Tattoos women should avoid at all costs
Tattoos that carry the weight of insecurities
dreamt up by boardrooms and conservatism.
That might sound like clickbait, but hear me out. This is important.
From the dozens of conversations I have each week with people exploring tattoo ideas, personal preference is not as closely linked to what they ask for as you might think. Other people’s preferences are, though. And sometimes we confuse the two.
I’ve lost count of the number of women who excitedly arrive for their consultation with their partner in tow, only for their partner to railroad the conversation towards the kind of tattoo they’d prefer them to get.
In heterosexual relationships in particular, these are usually described as ‘delicate’, ‘subtle’ and ‘feminine’. On a number of occasions our artists have had to invite (insist) the client join them privately to continue the consultation.
Similarly I’ve had as many conversations with men who love the tattoo design created by their artist, but are worried about it not being ‘masculine’ if it contains any florals or more decorative elements.
They love it, but the doubt in their mind has a face. And it’s usually the mug of their mates.
Her partner isn’t an asshole and his mates are not philistines.
The opinion of those we love and respect matter. However recognising the part social expectations and narrow beauty standards play in our decisions is important.
Are they really our preferences? Is the art you’re choosing for your body the same art you enjoy elsewhere?
If I could ban the words ‘feminine’ and ‘masculine’ I would. For tattoos and beyond. But sticking with tattoos for a minute;
Tattoos are no longer reserved for the antagonist. You do not need to be making a statement or any outward declaration to justify getting a tattoo. That is a lot to live up to for the rest of your life.
Yet for women in particular, large tattoos on certain body parts seem to still be reserved for those who are outwardly active in their shunning of social expectations.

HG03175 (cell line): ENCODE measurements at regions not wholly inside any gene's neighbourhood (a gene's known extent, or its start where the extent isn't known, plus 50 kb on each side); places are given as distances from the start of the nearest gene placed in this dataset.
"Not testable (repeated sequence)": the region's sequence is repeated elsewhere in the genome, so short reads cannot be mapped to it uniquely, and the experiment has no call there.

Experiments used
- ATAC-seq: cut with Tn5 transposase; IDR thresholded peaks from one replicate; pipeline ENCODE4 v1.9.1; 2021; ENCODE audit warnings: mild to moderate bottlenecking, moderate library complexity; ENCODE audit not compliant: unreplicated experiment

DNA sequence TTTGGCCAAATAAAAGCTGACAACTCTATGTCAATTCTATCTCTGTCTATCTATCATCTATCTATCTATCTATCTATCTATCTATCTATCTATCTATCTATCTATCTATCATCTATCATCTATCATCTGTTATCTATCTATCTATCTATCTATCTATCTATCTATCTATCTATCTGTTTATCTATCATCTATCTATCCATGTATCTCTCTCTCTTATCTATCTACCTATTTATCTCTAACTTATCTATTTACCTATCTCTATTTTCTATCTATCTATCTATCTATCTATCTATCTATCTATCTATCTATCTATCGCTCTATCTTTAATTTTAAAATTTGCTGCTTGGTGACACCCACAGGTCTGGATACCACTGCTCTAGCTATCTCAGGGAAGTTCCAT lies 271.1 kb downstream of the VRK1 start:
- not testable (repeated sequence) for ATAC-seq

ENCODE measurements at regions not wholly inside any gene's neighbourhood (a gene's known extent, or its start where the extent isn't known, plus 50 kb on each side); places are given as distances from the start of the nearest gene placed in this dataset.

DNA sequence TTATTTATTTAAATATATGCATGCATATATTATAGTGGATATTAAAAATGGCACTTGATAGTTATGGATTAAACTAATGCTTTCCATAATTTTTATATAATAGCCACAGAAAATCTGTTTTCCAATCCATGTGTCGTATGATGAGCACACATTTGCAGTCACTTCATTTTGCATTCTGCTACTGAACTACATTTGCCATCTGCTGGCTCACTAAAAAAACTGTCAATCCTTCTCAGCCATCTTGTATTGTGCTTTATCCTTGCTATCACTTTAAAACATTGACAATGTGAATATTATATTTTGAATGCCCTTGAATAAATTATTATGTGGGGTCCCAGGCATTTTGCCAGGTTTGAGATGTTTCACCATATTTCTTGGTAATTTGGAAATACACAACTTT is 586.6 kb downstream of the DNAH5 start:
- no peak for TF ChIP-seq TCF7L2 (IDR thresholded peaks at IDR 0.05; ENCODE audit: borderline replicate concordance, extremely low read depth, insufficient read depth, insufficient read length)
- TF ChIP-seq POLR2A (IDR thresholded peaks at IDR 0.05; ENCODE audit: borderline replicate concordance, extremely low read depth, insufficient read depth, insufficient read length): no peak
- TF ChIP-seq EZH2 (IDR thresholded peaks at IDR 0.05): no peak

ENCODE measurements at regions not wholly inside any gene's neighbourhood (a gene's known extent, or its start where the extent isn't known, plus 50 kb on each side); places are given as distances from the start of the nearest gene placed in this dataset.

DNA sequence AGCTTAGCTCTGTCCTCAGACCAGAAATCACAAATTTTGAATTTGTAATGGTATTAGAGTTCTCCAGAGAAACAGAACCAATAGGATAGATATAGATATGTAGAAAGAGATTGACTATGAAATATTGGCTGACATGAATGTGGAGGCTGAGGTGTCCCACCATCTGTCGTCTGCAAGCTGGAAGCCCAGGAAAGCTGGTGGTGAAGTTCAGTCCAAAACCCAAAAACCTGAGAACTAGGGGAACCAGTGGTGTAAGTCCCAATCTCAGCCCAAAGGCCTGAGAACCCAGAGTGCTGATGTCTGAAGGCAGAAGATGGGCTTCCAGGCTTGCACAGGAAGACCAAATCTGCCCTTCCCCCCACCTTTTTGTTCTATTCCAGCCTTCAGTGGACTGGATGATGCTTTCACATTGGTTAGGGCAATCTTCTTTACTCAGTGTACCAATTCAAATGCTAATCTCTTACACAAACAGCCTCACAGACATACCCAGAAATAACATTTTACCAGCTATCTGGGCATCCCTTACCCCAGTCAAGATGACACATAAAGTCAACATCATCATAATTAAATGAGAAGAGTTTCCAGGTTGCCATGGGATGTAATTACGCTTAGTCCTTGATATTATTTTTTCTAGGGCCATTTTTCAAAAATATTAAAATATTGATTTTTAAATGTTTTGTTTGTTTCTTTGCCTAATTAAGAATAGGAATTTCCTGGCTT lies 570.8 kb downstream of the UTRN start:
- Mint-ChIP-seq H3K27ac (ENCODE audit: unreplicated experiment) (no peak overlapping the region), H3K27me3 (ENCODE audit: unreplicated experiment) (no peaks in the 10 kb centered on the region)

Arms – I’m talking about you.
For women, deciding to get a large tattoo on their arm – particularly their upper arm, is the placement most agonised over.
“What about my wedding day?” (What about it?)
“What about when I wear short sleeves at work?”
“Do you think I’ll look like a docker?”
Which moves me neatly on to social expectations’ toxic auntie – fat phobia. Often our own.
For tattoo artists, the bigger the space the better. Give us all the thighs. All of them. If the top of your arm is wide, get in the chair. Narrow tubular spaces are harder work with.
However (and this is a generalisation) fat women feel pressure to choose ‘pretty’ tattoos.
Emma has a lifelong love for 80s cult classic movies that weaves its way dominantly through her personality and other aesthetic choices.
Emma chooses florals and butterflies for her tattoo. Which look beautiful, but Emma hates the outdoors. Especially insects.
She looks on enviously at the tattoo of her dreams on a woman with a thin arm (or a man with a thick one) but didn’t choose it for herself. Because her arm is fat.
And she can hear boomers with opinions everywhere. She’s judged enough.
But I say fuck that.
Not in a demonstrably mutinous way. You are not Greta Thunberg trying to juggle her shopping out of Lidl so as not to get caught using plastic packaging.
You are not required to cut the sleeves off your clothes, shave your head and become a spokesperson for others.
If Emma had got a full tattoo sleeve of The Goonies, ET and Karate Kid fighting Zangief from Street Fighter, she doesn’t need to shun pink glitter for the rest of her life.
It doesn’t put her in a box she has to defend.
All the tattoos in this post are on women. Their tattoos decorate them, not define them. Their choices were their own.
And whether that looks like a songbird wearing a flower crown riding a unicorn, or a portrait of Metallica’s James Hetfield, you do you and high5 me on the way out.
*All tattoos by artists at Nomad Ink, UK